The Gender STI project is releasing a report with the results from its “Survey on Gender Equality in STI Bilateral and Multilateral Agreements,” an international effort to assess the state of gender equality in international cooperation agreements in science, technology, and innovation (STI). The report represents the project’s first results and has been submitted to the European Commission for review.
The survey went sent out to approximately 1,450 key actors working on gender equality and STI from a variety of sectors, including government, funding organizations, public companies, and STI agencies and associations, among others, in Member States, Associated Countries, and the 10 third countries participating in the Gender STI project.
We received 204 responses during the period the survey was open from June to September 2021. Of those responses, 48.04% represented participants from Europe while 51.96% were respondents from third countries. All responses were anonymized, and the General Data Protection Regulation (GDPR) was observed to protect the privacy of survey participants.
The following are some of the key insights and conclusions about gender equality in STI bilateral and multilateral agreements gained from the survey. The insights are directly related to the project’s focus areas.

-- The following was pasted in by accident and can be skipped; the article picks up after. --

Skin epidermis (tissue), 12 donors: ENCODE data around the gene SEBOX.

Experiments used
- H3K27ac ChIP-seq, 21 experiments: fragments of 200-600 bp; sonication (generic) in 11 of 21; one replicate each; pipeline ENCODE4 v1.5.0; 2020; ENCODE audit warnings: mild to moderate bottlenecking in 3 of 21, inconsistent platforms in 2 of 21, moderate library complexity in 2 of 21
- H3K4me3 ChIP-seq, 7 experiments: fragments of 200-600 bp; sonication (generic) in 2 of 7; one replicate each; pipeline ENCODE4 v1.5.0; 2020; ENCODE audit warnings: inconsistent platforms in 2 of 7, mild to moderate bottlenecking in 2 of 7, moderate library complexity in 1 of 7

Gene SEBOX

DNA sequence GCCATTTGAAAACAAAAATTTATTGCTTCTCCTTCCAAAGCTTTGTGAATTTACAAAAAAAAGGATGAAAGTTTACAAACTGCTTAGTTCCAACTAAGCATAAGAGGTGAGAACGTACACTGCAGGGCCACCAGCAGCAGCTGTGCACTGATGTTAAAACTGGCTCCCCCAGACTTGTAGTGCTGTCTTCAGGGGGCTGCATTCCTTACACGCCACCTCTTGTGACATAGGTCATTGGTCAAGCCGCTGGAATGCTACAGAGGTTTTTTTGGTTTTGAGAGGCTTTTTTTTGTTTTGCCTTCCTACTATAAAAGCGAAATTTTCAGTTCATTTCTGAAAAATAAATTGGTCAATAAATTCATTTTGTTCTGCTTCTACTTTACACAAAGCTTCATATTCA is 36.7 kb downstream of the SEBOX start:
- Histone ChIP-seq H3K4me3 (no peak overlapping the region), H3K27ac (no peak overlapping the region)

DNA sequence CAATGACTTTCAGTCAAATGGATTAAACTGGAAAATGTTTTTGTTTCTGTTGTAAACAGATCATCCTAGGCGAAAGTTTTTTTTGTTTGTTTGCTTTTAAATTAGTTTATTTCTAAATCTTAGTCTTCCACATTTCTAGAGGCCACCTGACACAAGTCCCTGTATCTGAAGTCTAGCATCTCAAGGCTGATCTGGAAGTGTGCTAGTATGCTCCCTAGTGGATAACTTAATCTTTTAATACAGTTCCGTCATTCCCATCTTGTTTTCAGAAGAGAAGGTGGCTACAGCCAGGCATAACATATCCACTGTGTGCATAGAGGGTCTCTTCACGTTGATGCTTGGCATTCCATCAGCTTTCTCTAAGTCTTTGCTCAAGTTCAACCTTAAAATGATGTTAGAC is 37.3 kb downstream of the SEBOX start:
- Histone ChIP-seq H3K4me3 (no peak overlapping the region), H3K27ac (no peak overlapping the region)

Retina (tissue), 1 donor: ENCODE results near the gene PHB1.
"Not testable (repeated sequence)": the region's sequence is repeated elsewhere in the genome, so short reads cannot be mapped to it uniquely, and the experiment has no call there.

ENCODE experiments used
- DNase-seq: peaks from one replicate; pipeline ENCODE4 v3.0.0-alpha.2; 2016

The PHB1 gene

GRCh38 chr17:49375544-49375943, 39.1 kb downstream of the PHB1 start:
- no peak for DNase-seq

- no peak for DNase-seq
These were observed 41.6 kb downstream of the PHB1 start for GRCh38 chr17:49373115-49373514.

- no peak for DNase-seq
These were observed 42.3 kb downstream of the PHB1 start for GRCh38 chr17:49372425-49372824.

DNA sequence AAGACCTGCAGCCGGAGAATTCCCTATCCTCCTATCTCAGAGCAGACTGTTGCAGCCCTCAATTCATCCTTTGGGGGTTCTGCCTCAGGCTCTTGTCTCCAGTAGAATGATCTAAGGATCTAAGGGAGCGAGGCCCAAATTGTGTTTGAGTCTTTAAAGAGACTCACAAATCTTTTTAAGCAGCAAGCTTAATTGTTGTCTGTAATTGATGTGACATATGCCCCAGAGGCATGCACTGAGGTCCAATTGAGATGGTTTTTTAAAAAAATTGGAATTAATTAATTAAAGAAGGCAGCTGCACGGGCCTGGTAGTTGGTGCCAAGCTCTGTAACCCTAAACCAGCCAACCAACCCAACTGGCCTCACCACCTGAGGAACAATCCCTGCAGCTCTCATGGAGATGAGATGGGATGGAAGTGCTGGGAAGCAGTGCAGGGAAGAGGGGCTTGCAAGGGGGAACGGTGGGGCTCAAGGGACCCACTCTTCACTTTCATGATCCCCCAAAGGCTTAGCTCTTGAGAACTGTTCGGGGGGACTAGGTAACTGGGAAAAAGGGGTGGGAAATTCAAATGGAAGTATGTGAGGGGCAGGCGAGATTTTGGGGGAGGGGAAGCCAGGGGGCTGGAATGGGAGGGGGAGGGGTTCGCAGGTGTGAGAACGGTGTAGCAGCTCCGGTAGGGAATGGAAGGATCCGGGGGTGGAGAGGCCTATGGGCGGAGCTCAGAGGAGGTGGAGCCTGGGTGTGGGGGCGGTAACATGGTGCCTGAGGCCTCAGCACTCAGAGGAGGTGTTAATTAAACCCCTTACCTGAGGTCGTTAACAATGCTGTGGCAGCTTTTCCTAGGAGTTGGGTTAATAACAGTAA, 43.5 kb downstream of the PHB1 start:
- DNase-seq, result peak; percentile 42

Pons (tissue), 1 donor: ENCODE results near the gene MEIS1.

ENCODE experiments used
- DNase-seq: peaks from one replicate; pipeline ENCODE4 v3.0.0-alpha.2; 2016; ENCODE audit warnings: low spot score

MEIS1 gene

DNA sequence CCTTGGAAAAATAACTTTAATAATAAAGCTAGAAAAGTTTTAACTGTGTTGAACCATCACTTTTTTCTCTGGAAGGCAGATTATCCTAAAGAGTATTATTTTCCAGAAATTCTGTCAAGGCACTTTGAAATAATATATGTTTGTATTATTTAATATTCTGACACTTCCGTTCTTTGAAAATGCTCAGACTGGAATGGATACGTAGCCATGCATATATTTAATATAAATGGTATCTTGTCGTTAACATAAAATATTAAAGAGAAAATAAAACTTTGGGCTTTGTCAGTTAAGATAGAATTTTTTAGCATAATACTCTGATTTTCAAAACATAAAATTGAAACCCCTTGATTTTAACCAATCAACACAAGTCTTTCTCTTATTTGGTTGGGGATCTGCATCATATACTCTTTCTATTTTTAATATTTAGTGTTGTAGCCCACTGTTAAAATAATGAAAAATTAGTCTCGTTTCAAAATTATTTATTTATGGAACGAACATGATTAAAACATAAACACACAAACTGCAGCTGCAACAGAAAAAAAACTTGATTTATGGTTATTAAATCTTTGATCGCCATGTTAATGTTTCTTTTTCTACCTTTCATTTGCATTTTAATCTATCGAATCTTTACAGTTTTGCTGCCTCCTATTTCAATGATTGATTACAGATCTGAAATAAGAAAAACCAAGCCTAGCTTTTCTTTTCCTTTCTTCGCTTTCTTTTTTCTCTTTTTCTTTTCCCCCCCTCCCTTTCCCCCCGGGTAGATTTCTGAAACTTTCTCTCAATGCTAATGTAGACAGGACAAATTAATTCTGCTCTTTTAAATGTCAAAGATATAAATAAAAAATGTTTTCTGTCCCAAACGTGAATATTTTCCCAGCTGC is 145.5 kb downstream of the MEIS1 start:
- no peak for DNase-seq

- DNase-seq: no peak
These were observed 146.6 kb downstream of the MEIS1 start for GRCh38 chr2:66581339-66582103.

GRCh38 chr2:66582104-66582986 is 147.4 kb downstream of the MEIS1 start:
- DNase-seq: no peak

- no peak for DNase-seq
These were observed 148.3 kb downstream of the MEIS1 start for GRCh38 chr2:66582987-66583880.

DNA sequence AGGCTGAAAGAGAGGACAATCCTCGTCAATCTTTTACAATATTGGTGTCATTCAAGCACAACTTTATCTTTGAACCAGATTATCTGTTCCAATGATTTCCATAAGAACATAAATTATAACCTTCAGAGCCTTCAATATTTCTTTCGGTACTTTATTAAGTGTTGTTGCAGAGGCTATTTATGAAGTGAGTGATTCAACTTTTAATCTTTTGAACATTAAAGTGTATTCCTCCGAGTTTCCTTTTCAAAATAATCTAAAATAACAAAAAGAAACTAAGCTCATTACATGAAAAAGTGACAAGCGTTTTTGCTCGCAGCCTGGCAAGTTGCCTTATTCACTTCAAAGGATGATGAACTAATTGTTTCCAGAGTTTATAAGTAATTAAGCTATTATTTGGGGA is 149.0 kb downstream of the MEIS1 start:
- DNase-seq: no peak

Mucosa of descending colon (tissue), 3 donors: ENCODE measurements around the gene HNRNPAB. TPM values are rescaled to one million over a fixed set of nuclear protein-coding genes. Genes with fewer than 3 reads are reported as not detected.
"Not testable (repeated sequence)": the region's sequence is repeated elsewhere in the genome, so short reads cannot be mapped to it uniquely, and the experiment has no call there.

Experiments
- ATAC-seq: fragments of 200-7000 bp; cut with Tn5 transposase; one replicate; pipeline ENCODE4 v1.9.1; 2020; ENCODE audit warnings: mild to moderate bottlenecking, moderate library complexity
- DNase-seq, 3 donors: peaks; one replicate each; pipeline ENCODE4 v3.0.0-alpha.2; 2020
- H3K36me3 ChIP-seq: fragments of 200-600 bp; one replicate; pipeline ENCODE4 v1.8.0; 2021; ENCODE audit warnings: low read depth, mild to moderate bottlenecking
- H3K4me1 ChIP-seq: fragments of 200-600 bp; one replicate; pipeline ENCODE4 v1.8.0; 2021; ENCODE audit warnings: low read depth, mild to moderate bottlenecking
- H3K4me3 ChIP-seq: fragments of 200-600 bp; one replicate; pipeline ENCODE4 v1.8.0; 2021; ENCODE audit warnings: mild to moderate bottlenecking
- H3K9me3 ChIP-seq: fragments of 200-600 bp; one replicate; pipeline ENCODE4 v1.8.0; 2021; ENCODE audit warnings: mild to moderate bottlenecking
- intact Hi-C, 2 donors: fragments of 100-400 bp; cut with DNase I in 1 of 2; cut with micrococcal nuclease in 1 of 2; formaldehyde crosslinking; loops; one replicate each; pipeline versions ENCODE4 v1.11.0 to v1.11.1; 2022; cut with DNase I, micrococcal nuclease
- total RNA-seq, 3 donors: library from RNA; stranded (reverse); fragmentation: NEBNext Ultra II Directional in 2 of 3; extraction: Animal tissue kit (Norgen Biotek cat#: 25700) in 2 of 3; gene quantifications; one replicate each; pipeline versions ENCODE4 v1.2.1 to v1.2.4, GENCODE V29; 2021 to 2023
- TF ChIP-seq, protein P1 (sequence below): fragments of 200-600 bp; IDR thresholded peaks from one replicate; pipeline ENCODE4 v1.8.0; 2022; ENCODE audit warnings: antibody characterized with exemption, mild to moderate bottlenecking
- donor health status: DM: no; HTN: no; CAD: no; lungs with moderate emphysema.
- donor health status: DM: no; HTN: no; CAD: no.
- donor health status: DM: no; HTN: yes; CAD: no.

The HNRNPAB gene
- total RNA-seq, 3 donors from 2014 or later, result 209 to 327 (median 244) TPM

- On gender equality in scientific careers: In Europe, parental leave policies and flexible work schedule arrangements are more available to women. Meanwhile, in third countries, women are neglected in project management.
- On gender balance in decision-making: In third countries, gender quotas might be a more relevant means for reaching change than in Europe.
- On integrating the gender dimension in R&I content: In Europe, gender content in research design is more prevalent than gender balance and quotas in work environment.
A more detailed explanation of the insights presented above, as well as many others, are included in the project’s “Survey Report on Gender Equality Implementation in STI Bilateral and Multilateral Agreements.” The report is free to access and is available at the link and on the project's "Publications" section.
We welcome any feedback on the report from policymakers, the scientific community, or anyone interested in advancing gender equality in STI. If you have any comments, please comment on this post or email us at firstname.lastname@example.org.